Anyone who crossed his threshold would have gone through twelve checkpoints and back-scatter radar scans, as well as a body-cavity search and many thorough pat downs. And no one was admitted without his express consent. He was far too powerful, too necessary, to risk.

What country, what army he was general of, no one could say. For that matter, not one of his many mercenaries, scientists or spies even knew his real name. "The General" they called him, or "Sir". He wore nothing but jungle camouflage BDUs decked with full military insignia, and went always and everywhere armed.

He wasn't much to look at; medium height, slender build, thinning dark hair, close-set brown eyes behind dark glasses, but he burned with a single, deadly passion. He wanted nothing less than to bring down the World Government, seizing power from the chaos and warfare that followed.

To this end, the General had assembled a secret organization of engineers and operatives, such as the one making her way to his office at that moment, from checkpoint 8. He'd been following her progress on his wall monitor, watching the tiny red blip that represented 'Tania' negotiate one checkpoint and guard post after another. At last, she reached the outer door, the one leading to the 'airlock'. The General waited.

Thirty seconds..., they'd be questioning her now, scanning her ID chip. Then, right on schedule, the comm unit on his armrest buzzed. The General deigned to answer.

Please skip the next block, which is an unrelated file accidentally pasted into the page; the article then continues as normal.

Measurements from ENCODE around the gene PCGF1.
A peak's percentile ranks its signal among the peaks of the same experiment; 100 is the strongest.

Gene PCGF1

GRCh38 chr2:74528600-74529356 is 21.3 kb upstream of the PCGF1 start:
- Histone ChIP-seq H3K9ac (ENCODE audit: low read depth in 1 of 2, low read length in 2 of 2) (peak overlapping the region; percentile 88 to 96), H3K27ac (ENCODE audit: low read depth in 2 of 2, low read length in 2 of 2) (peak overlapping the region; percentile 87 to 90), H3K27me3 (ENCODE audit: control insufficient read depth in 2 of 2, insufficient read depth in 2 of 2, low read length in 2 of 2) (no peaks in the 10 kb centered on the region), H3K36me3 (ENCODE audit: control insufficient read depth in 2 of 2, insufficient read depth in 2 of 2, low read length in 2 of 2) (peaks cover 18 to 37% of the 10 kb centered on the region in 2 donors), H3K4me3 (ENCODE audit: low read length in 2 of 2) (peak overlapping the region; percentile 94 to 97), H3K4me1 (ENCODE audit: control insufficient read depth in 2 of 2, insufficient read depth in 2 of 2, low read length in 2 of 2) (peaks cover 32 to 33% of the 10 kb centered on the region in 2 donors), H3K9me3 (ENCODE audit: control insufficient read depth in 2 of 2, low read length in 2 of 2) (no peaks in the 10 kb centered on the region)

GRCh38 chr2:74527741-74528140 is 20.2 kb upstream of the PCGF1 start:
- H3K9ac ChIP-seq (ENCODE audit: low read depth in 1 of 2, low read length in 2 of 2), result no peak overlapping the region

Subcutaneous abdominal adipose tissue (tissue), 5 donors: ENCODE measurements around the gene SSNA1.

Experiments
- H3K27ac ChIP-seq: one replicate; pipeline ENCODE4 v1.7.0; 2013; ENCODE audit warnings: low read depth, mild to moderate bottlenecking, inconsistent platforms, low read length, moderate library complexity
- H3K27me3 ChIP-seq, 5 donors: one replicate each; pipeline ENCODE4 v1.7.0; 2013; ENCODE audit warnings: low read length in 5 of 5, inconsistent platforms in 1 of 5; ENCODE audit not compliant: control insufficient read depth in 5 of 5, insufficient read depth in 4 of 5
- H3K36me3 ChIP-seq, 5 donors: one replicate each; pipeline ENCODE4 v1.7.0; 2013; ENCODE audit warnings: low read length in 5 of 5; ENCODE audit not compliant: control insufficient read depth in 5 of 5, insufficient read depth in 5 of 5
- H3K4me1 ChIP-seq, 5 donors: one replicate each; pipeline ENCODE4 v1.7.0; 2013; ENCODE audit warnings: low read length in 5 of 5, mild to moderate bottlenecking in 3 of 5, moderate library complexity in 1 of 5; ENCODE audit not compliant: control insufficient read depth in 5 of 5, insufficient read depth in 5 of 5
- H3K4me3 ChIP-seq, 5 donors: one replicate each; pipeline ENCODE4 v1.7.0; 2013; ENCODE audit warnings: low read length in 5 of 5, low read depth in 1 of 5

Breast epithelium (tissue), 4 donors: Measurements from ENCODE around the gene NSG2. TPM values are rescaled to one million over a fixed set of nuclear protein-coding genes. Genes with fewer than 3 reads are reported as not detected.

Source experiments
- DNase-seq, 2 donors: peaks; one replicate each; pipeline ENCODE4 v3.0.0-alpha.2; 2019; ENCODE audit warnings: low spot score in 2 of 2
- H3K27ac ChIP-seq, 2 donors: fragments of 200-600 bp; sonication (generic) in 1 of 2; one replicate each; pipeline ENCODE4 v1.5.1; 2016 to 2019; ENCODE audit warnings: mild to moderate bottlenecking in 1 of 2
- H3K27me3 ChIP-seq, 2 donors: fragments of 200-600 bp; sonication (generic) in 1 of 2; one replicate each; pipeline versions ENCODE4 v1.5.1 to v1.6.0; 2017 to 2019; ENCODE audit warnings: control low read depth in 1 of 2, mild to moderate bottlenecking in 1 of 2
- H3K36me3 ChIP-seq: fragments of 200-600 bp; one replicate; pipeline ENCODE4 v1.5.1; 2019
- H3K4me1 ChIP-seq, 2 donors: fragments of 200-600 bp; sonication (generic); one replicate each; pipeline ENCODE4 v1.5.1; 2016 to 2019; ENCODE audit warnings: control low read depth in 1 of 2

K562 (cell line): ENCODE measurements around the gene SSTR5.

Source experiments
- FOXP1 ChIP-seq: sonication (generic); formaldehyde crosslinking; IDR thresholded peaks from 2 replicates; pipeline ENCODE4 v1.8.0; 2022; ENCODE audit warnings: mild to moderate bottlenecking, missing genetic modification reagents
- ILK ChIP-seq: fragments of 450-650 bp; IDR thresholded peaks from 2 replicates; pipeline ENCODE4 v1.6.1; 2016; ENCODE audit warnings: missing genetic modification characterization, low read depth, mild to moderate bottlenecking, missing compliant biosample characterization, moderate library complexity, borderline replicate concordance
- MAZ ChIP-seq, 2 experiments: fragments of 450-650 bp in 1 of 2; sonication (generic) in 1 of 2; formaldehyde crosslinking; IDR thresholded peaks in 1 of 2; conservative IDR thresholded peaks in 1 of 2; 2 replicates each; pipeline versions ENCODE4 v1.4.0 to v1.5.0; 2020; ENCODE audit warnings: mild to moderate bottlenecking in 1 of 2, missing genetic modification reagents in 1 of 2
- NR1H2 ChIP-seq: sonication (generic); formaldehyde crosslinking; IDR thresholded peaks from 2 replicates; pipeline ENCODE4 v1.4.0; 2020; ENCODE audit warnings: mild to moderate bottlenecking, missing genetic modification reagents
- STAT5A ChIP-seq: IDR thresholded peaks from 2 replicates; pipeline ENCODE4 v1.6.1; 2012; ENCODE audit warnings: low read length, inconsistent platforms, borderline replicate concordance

"Sir," a hard voice called over the comm, "number 71 has arrived. Orders, Sir?"

He smiled slightly, picked up the machine pistol and aimed it squarely at the door, saying,

"Admit her."

"Yes, Sir."

A faint humming noise followed. The outer door had opened. Now she'd be stepping into the 'airlock', knowing full well that once that door shut, there was no escape except at his will, and that the chamber might suddenly flood with nerve gas, should the mood take him. The general stroked a red button on the arm of his wing chair. Handily enough, right beside the comm switch.

The chamber scanned her from top to toe, transmitting the image to his wall screen. She was unarmed, of course. It would have been the height of suicidal folly to come into the General's presence bearing so much as a hatpin. Still, he let her wait a bit, knowing that even Tania, his most useful and willing agent, had to wonder when, and in what condition, she'd leave that airlock.

A long three minutes later, he pressed a switch, and opened the inner door. Tania stepped into the office, cool and unconcerned, despite the automatic pistol pointed at her chest.

"You summoned me, General?"

She was as beautiful as he was ordinary, and in her own way, quite as dangerous. Muscled like a cat, she had jet black hair worn in a long, tight braid, tawny eyes and a slightly unhealthy pallor. Her clothing consisted of a black body suit topped by a military-style equipment vest.

Pausing a moment to emphasize how very much in his power she was, the General lowered his weapon, and nodded.